Edit: This is cross-posted with minor changes at http://www.mission4636.org/report/
Just over two years ago, Haiti was hit by one of the worst natural disasters in living memory. Despite the scale of the earthquake, most of the communication infrastructure remained intact. The Haitian community came together via radio and sms to share information about the quickly changing conditions: the locations of operational clinics and hospitals, information about missing people, the status of the international relief efforts that were arriving in the country.Most of the international relief workers arriving in the country did not speak Haitian Kreyol or know the geography of Haiti. I had the privilege to support an effort to bridge the gap between the Haitian community and the international relief efforts. Haitian engineers established a number in Haiti, ‘4636’, that anybody could send a text message to for free. In an effort called ‘Mission 4636’, Kreyol and French speakers worked on crowdsourcing platforms to translated, categorize, geolocate and extract missing person information from the text messages. The structured data, now in English, was streamed directly back to the relief efforts in Haiti, with a typical turnaround of just 5 minutes.
The majority of the people working on Mission 4636 were members of the Haitian diaspora, working from at least 49 different countries and collaborating via a simple online chat. I coordinated this initiative, which ran for several months, and for the latter half we transfered from international volunteers to paid crowdsourced workers within Haiti, creating jobs where they were needed most.
This post is to accompany the first full report about Mission 4636. It was the first time that crowdsourcing had been used for disaster response, and is still the largest deployment of its kind to date. The report has been accepted to the Journal of Information Retrieval and will be published there soon. This manuscript is released in advance of the publication:
In summary, the report has the following findings:
- 1. The greatest volume, speed and accuracy in information processing was by Haitian nationals and those working most closely with them.
- 2. Previous reports about Mission 4636 have incorrectly credited international organizations with the majority of the work. Only 5% of messages to 4636 went through the software run by international not-for-profits, but reports like the Disaster Relief 2.0 Report inflated this 5% to appear to be the whole effort, sidelining the 95% that was Haitian run.
- 3. No new technologies played a significant role in Mission 4636, which is again contrary to most reports to date.
- 4. Crowdsourcing (microtasking) was an effective strategy to structure and translate information into reports that the that responders could act on.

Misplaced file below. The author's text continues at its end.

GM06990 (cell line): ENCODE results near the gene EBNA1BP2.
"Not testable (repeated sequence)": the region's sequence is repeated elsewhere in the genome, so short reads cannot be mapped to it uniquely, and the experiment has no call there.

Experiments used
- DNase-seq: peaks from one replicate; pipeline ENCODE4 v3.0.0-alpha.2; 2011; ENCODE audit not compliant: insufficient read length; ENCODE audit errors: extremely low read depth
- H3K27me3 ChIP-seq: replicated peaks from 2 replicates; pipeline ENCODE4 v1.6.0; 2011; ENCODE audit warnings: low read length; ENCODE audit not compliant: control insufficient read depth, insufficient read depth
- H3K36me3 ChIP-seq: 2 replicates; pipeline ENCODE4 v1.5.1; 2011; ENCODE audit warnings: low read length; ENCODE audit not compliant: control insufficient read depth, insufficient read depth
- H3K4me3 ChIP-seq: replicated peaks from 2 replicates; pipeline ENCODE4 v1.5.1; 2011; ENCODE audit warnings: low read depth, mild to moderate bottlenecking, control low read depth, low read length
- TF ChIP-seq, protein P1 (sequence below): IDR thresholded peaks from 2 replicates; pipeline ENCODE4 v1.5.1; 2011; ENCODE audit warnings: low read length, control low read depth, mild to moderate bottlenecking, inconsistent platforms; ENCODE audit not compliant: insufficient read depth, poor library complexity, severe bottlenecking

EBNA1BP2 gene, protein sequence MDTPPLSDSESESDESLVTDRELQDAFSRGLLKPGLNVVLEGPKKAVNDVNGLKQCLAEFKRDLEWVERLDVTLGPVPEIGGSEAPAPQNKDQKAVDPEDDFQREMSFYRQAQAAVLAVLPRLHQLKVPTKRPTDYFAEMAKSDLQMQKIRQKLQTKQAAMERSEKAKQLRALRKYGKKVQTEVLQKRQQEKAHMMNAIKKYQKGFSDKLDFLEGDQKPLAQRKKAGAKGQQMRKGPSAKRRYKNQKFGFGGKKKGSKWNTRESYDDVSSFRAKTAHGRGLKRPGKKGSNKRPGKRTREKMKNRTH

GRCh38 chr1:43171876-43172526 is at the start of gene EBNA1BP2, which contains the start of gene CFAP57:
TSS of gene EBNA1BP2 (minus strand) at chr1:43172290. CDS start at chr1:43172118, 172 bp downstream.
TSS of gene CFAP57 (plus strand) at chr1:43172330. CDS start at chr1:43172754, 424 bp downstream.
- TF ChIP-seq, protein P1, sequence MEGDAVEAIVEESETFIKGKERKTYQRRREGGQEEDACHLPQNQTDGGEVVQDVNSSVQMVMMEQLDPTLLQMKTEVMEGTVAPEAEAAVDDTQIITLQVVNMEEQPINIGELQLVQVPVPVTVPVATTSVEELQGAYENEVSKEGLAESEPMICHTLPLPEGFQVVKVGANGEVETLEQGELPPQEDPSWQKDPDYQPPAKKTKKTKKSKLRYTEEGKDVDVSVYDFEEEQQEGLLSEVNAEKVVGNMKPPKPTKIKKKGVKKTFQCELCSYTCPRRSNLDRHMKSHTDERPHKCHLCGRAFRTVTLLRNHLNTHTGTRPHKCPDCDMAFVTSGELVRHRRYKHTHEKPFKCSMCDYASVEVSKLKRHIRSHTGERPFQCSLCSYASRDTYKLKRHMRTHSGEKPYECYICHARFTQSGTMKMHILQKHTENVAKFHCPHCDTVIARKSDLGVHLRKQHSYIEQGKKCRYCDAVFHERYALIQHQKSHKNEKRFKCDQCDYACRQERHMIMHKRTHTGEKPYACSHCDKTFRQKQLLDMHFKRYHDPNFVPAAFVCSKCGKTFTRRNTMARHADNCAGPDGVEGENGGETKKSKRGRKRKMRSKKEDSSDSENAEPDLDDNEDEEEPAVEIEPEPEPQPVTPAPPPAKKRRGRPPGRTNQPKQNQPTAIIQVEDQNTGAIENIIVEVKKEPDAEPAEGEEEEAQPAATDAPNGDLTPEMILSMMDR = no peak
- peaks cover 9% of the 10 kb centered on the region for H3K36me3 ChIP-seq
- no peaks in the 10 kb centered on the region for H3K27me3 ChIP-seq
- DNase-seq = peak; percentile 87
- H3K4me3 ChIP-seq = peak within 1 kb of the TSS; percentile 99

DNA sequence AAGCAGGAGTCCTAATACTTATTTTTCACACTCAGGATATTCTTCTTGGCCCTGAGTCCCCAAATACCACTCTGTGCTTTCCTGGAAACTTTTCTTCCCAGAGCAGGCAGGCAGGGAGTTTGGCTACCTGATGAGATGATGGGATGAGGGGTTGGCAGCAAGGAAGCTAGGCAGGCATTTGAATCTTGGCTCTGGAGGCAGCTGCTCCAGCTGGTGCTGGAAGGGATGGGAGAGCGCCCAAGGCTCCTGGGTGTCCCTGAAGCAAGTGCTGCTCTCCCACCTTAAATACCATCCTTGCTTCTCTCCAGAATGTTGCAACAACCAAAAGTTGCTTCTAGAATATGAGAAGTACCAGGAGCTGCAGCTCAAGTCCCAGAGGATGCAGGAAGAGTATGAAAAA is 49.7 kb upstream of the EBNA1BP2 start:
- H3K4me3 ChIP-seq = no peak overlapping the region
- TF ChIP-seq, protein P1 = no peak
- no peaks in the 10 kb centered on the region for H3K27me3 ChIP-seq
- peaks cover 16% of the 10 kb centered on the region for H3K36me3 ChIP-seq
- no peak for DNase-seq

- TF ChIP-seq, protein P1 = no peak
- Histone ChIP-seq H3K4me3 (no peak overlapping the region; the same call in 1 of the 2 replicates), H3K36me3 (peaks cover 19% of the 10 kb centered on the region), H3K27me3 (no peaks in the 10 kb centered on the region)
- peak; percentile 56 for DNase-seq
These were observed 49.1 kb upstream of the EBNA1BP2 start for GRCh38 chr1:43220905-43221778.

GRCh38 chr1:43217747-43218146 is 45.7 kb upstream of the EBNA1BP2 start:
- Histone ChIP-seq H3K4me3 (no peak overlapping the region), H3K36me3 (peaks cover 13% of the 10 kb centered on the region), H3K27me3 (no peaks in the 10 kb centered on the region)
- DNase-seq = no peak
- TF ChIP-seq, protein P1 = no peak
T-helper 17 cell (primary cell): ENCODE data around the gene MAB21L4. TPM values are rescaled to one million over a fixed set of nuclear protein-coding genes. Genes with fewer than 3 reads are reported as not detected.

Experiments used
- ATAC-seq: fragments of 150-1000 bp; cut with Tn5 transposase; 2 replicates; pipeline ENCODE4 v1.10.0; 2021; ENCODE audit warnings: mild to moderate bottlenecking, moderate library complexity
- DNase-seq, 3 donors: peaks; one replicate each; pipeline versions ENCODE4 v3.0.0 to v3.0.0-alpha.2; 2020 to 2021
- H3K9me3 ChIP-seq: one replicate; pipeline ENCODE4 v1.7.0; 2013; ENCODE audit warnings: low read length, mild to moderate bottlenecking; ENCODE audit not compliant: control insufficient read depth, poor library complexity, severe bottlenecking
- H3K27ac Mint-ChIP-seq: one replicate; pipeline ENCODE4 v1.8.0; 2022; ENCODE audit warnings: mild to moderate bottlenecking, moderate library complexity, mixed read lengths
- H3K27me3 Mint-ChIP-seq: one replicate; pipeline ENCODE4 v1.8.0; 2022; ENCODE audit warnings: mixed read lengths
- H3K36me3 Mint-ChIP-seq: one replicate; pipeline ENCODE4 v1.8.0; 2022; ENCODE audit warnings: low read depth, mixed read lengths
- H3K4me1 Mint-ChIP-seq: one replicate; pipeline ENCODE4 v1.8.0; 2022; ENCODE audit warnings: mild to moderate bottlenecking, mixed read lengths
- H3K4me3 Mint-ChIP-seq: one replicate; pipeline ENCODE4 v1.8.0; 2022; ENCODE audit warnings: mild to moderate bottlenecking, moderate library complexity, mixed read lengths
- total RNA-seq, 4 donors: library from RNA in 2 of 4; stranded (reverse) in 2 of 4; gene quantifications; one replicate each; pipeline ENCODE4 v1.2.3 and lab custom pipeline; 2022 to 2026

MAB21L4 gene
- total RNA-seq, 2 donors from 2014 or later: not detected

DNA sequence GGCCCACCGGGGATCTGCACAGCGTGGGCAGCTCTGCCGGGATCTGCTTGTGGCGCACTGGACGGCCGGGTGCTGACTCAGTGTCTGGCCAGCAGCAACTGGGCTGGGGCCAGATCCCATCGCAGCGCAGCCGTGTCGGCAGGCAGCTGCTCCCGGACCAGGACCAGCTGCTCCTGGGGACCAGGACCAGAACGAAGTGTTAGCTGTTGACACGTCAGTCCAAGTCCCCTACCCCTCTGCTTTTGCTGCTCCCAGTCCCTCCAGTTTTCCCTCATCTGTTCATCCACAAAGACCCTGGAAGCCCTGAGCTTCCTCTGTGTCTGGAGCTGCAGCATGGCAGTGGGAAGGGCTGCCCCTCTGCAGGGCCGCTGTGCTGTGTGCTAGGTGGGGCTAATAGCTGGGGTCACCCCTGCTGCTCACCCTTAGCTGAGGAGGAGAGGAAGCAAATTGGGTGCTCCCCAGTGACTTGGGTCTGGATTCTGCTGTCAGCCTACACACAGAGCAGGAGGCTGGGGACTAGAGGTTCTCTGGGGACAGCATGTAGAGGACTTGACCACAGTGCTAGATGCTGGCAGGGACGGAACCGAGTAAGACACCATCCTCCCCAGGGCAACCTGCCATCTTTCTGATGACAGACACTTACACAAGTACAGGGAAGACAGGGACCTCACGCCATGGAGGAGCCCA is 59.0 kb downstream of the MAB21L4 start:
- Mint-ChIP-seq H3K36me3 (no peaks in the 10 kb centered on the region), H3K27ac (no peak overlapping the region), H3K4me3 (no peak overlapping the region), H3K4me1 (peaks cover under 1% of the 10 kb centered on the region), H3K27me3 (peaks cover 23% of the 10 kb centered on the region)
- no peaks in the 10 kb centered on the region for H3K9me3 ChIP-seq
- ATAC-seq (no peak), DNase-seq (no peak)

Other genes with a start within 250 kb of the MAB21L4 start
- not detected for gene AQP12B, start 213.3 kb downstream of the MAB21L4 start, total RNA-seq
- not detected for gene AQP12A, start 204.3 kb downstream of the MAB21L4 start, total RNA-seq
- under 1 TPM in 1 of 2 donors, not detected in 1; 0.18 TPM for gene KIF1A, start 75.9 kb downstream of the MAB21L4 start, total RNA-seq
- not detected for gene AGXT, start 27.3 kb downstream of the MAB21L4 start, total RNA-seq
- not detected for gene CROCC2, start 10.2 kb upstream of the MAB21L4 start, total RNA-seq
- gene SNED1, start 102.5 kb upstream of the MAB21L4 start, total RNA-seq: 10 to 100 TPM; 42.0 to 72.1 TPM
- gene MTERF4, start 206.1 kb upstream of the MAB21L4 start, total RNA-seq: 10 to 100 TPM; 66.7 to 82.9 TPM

- 5. The online chat was vital for information sharing, as no one person could know all the possible locations and translations, but someone among the collaborating volunteers often did.
- 6. Among social media platforms, Facebook was by far the most important.
- 7. Translation was the largest and most important information processing task, followed by categorization and then geolocation and structuring information about missing people.
- 8. The use of a public-facing ‘crisis map’ for the messages was opposed by the majority of people within Mission 4636 and exposed the identities of at-risk individuals.
- 9. The majority of volunteers came together through social media and strong social ties.
- 10. A quarter of all crowdsourced information processing was by paid workers within Haiti, who were one of the most vital workforces but have also been excluded from most other reports to date.
- 11. The most important connections to the country were through the volunteers themselves, with direct relationships to people managing the clinics, radio stations, and individual people that we were supporting.
From the findings in the report, the following recommendations are made for organizations or individuals considering the use of crowdsourcing in response to future disasters:
- 1. Find and manage volunteers via strong social ties.
- 2. Maintain a ten-to-one local-to-international workforce.
- 3. Default to private data practices.
- 4. Publish in the language of the crisis-affected community.
- 5. Do not elicit information for which there is not the capacity to respond.
- 6. Do not elicit emergency response communications.
- 7. Use social media to encourage the centralization of information.
- 8. Establish partnerships with technology companies.
- 9. Avoid partnerships with media organizations and citizen journalists.
- 10. Integrate, don’t innovate or disrupt.
- 11. Employ people with close ties to the crisis-affected region.
As I hope the report makes clear, those of us who work in technology for social good owe an overwhelming debt to the Haitians among the diaspora who put aside their personal grief to come together online and work tirelessly to help those in the greatest need. There are many non-Haitians who have also played an important role, and continue to do so. For example, Mark Belinsky helped establish some of the workflows and has continued to serve Haiti, helping to establish KOFAVIV, an organization in Haiti that supports the victims of gender-based violence. Chrissy Martin helped manage a group of non-Haitians at Tufts University and has also helped Haitian telecommunication companies to establish phone banking. Ronny Hoffman was one of the most tireless volunteers, bootstrapping his knowledge of Kreyol from his work as a French teacher.
However, the greatest respect, credit and admiration should go to Haitians themselves. Many helped compile the report and it was an honor to invite them to give the final words in this article: